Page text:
Food Science News Source

Wednesday 1-Oct-2014

Recent Research

Antioxidant Found in Grapes Uncorks New Targets for Acne Treatment

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UCLA researchers have demonstrated how resveratrol, an antioxidant derived from grapes and found in wine, works to inhibit growth of the bacteria that causes acne. The team also found that combining resveratrol with a common acne medication, benzoyl peroxide, may enhance the drug’s ability to kill the bacteria and could translate into new treatments.

–University of California, Los Angeles (UCLA), Health Sciences|2014-09-30

UF/IFAS Researcher Continues Quest for Peanut That Won’t Cause Allergic Reaction

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A University of Florida food scientist has removed 80 percent of allergens from whole peanuts, moving him a step closer to eliminating 99.9 percent of peanut allergens.

–University of Florida Institute of Food and Agricultural Sciences|2014-09-29

Asking Parents Smart Questions Can Help Obese Kids Lose Weight

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Preventing childhood obesity may begin at home, but there’s plenty nurses can do to help parents embrace healthy lifestyle choices, says Rita John, DNP, EdD, CPNP-PC, DCC, director of the pediatric primary care nurse practitioner program at Columbia University School of Nursing.

–Columbia University School of Nursing|2014-09-29

Increasing Nitrogen-Fixing Capacity of Soybeans

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By manipulating the molecular mechanisms that regulate soybean nodules formation, assistant professor Senthil Subramanian hopes to develop soybeans that are more efficient in making nodules and fixing nitrogen. The South Dakota State University plant scientist has documented how micro-RNA 160 affect nodule development and will identify the key roles of specific micro-RNAs in the formation of the two nodule zones through a five-year National Science Foundation Early Career Award. Crops that produce more nitrogen will require less fertilizer, thus lowering production costs and reducing the potential for runoff that can impact the environment.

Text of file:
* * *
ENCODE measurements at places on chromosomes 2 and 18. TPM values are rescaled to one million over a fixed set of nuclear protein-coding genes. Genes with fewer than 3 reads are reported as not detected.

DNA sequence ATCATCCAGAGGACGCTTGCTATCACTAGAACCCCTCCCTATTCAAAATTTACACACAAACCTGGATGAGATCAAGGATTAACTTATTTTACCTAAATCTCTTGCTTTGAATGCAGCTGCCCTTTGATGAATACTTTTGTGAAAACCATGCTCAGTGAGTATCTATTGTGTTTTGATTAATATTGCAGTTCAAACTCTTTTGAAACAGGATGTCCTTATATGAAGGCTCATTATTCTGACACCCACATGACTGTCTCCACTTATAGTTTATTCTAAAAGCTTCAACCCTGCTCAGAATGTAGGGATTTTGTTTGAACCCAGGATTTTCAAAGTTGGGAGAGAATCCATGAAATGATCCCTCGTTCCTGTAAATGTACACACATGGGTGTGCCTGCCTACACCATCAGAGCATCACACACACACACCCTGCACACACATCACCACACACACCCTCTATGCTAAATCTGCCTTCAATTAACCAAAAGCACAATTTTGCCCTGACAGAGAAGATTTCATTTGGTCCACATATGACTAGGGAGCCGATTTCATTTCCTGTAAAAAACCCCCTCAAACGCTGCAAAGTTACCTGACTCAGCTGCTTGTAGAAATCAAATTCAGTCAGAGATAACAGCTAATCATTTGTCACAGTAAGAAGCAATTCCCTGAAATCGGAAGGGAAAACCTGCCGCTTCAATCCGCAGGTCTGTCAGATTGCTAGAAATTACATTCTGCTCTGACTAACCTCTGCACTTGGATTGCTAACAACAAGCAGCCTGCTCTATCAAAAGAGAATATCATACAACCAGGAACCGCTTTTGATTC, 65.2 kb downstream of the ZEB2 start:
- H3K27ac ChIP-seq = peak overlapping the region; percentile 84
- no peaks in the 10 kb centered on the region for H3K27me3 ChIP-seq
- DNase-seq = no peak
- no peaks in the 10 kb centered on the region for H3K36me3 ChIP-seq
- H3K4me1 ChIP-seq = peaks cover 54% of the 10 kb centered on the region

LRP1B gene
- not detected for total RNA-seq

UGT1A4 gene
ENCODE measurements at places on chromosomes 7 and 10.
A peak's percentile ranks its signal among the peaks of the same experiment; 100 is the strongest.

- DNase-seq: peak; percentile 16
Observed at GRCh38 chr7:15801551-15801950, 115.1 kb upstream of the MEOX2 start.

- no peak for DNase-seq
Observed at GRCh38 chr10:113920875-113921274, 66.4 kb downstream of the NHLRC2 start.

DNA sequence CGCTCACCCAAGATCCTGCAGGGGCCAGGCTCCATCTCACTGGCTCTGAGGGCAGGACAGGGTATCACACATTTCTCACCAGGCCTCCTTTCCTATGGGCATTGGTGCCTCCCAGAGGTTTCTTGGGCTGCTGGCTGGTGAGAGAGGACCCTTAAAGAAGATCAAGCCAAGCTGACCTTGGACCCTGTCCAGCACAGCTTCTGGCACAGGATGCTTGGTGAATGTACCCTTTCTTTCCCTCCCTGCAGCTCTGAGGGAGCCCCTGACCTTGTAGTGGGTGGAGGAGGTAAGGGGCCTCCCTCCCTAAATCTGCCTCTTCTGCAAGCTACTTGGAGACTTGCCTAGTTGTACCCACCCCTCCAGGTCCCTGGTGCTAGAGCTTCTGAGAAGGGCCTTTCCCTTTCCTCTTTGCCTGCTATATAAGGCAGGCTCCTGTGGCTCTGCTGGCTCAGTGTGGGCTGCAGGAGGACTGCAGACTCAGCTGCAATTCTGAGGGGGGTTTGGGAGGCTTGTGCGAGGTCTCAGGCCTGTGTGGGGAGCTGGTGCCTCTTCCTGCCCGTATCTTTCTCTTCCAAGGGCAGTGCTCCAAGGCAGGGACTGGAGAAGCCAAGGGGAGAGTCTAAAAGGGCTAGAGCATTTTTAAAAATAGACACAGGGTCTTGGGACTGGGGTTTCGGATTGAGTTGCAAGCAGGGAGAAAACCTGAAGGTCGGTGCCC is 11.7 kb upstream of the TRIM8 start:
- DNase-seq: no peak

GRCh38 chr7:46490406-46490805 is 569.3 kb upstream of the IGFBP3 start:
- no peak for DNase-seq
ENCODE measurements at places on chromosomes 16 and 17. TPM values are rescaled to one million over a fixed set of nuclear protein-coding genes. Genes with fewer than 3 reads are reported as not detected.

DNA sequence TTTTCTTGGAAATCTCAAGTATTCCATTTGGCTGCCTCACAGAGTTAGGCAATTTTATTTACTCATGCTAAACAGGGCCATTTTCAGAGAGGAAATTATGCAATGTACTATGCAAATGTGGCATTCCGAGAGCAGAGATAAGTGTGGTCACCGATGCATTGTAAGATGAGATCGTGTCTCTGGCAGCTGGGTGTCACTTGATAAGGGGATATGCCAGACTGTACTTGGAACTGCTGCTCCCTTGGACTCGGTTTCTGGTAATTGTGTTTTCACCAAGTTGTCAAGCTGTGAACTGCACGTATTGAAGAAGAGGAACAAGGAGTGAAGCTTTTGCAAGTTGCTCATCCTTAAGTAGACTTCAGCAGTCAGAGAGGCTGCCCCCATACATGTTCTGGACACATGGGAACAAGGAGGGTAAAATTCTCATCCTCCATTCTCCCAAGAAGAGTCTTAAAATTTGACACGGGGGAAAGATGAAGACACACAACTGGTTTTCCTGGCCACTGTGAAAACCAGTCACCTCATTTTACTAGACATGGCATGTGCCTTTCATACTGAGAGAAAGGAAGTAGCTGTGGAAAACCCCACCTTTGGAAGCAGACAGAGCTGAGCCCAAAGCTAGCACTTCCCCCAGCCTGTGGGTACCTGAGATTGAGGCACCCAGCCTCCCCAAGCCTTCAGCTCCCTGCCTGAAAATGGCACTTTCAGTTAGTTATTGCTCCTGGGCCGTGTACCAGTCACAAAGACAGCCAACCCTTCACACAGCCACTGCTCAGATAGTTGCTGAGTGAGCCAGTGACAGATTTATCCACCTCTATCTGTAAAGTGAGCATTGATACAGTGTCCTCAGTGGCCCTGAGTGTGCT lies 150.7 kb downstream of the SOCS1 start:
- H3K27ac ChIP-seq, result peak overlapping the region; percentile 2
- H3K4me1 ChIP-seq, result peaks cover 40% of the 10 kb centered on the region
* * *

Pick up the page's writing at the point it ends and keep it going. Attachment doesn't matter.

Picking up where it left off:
–South Dakota State University|2014-09-26

Leading Futurists Forecast What Consumers Will Be Eating in 2050

When consumers sit down to dine in the year 2050, the food on their plate is likely to be more nutritious, tailored to meet their specific health needs, and sustainably grown thanks to evolving technological developments that could reduce waste and decrease the amount of water needed for agriculture.

–Institute of Food Technologists (IFT)|2014-09-24

7 Supermarkets Trends Now and in the Future

With convenience and value being key drivers when it comes to grocery shopping, successful retailers will be those who adapt to changes in consumer product preferences, technology and lifestyle needs. In the September issue of Food Technology magazine published by the Institute of Food Technologists (IFT), Executive Editor Mary Ellen Kuhn writes about the changing landscape of today’s supermarket.

–Institute of Food Technologists (IFT)|2014-09-17

9 Fats to Include in a Healthy Diet

Fats are often considered the enemy of good nutrition, but when included in a healthy diet they can boast several potential health benefits. In the September issue of Food Technology magazine published by the Institute of Food Technologists (IFT), Contributing Editor Linda Milo Ohr writes about how fatty acids and nutritional oils may benefit cognition, weight management, heart health, eye and brain development, and even mood.

–Institute of Food Technologists (IFT)|2014-09-17

Gut Bacteria, Artificial Sweeteners, and Glucose Intolerance

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Artificial sweeteners have long been promoted as diet and health aids. But breaking research from the Weizmann Institute shows that these products may be leading to the very diseases they were said to help prevent: scientists have discovered that, after exposure to artificial sweeteners, our gut bacteria may be triggering harmful metabolic changes.